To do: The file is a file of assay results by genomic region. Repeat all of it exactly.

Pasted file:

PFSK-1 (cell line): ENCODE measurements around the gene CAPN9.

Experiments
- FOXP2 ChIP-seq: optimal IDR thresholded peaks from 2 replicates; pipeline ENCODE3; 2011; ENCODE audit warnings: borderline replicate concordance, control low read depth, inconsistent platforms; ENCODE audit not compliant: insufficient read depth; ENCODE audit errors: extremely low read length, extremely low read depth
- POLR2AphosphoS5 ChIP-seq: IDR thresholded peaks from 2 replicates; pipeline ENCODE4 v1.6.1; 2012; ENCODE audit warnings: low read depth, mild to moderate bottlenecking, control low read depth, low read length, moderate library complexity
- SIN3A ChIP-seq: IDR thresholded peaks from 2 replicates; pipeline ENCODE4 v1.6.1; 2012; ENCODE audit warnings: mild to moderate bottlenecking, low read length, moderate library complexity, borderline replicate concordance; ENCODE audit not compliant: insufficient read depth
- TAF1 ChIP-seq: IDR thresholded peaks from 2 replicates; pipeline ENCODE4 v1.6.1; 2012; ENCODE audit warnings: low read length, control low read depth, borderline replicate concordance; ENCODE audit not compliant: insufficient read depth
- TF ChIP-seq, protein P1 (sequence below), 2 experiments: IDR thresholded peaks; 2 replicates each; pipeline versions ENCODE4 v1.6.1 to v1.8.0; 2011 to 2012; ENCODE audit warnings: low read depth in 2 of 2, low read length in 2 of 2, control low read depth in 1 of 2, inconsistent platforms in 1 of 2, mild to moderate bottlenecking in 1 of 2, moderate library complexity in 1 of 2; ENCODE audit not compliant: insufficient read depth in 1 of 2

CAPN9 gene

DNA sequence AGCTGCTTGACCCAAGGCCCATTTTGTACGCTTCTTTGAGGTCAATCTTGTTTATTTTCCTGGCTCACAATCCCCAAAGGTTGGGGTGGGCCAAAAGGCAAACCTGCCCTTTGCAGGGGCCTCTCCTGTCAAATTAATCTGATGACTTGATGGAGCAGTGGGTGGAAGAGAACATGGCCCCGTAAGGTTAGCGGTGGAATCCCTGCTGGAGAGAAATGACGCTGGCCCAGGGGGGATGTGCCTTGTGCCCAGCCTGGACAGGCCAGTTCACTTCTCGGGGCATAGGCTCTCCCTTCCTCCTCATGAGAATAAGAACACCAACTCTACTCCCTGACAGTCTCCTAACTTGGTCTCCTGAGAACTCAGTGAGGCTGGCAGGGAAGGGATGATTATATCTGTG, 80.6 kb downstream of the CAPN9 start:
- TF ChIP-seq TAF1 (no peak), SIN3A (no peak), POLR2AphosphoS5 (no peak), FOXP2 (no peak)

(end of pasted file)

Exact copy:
PFSK-1 (cell line): ENCODE measurements around the gene CAPN9.

Experiments
- FOXP2 ChIP-seq: optimal IDR thresholded peaks from 2 replicates; pipeline ENCODE3; 2011; ENCODE audit warnings: borderline replicate concordance, control low read depth, inconsistent platforms; ENCODE audit not compliant: insufficient read depth; ENCODE audit errors: extremely low read length, extremely low read depth
- POLR2AphosphoS5 ChIP-seq: IDR thresholded peaks from 2 replicates; pipeline ENCODE4 v1.6.1; 2012; ENCODE audit warnings: low read depth, mild to moderate bottlenecking, control low read depth, low read length, moderate library complexity
- SIN3A ChIP-seq: IDR thresholded peaks from 2 replicates; pipeline ENCODE4 v1.6.1; 2012; ENCODE audit warnings: mild to moderate bottlenecking, low read length, moderate library complexity, borderline replicate concordance; ENCODE audit not compliant: insufficient read depth
- TAF1 ChIP-seq: IDR thresholded peaks from 2 replicates; pipeline ENCODE4 v1.6.1; 2012; ENCODE audit warnings: low read length, control low read depth, borderline replicate concordance; ENCODE audit not compliant: insufficient read depth
- TF ChIP-seq, protein P1 (sequence below), 2 experiments: IDR thresholded peaks; 2 replicates each; pipeline versions ENCODE4 v1.6.1 to v1.8.0; 2011 to 2012; ENCODE audit warnings: low read depth in 2 of 2, low read length in 2 of 2, control low read depth in 1 of 2, inconsistent platforms in 1 of 2, mild to moderate bottlenecking in 1 of 2, moderate library complexity in 1 of 2; ENCODE audit not compliant: insufficient read depth in 1 of 2

CAPN9 gene

DNA sequence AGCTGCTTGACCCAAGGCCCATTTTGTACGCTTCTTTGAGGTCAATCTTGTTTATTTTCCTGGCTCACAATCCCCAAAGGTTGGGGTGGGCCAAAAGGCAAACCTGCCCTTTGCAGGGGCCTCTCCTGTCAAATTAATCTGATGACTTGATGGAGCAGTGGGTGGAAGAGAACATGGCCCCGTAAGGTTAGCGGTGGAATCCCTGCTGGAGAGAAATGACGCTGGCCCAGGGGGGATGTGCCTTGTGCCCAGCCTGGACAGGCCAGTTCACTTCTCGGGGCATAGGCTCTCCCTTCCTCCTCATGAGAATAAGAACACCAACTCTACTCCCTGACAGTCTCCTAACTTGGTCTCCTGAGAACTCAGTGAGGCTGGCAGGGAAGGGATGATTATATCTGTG, 80.6 kb downstream of the CAPN9 start:
- TF ChIP-seq TAF1 (no peak), SIN3A (no peak), POLR2AphosphoS5 (no peak), FOXP2 (no peak)